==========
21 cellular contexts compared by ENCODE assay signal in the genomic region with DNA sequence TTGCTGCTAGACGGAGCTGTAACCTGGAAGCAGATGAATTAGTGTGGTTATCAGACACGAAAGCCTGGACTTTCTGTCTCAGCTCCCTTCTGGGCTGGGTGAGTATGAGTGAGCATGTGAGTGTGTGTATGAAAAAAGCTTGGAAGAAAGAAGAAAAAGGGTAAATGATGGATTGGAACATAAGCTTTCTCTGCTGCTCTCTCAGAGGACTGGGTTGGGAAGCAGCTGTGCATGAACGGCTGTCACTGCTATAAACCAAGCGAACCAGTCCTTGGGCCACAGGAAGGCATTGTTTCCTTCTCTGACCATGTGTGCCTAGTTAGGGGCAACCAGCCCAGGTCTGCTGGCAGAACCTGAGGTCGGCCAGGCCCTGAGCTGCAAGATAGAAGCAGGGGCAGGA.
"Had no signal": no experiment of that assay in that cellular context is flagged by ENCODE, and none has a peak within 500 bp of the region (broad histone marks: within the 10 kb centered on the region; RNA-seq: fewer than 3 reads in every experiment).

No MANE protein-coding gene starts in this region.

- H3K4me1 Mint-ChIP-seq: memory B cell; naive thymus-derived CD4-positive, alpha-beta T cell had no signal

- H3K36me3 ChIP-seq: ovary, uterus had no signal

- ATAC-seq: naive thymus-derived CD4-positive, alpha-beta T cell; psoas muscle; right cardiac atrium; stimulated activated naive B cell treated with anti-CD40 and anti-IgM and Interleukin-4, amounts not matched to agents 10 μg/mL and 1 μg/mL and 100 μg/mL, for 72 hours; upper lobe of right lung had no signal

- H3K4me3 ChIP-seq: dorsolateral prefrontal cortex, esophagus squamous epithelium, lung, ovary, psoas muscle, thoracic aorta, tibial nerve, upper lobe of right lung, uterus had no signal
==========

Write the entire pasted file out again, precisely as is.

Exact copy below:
21 cellular contexts compared by ENCODE assay signal in the genomic region with DNA sequence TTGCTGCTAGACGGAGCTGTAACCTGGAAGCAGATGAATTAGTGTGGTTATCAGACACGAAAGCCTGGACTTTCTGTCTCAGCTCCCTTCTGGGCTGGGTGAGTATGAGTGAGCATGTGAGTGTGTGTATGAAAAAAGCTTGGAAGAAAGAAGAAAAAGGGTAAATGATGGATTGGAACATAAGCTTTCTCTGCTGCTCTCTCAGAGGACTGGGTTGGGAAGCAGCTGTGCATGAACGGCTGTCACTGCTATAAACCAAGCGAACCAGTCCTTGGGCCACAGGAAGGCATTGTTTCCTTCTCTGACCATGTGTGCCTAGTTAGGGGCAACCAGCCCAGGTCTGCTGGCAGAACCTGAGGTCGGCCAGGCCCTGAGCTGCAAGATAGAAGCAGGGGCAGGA.
"Had no signal": no experiment of that assay in that cellular context is flagged by ENCODE, and none has a peak within 500 bp of the region (broad histone marks: within the 10 kb centered on the region; RNA-seq: fewer than 3 reads in every experiment).

No MANE protein-coding gene starts in this region.

- H3K4me1 Mint-ChIP-seq: memory B cell; naive thymus-derived CD4-positive, alpha-beta T cell had no signal

- H3K36me3 ChIP-seq: ovary, uterus had no signal

- ATAC-seq: naive thymus-derived CD4-positive, alpha-beta T cell; psoas muscle; right cardiac atrium; stimulated activated naive B cell treated with anti-CD40 and anti-IgM and Interleukin-4, amounts not matched to agents 10 μg/mL and 1 μg/mL and 100 μg/mL, for 72 hours; upper lobe of right lung had no signal

- H3K4me3 ChIP-seq: dorsolateral prefrontal cortex, esophagus squamous epithelium, lung, ovary, psoas muscle, thoracic aorta, tibial nerve, upper lobe of right lung, uterus had no signal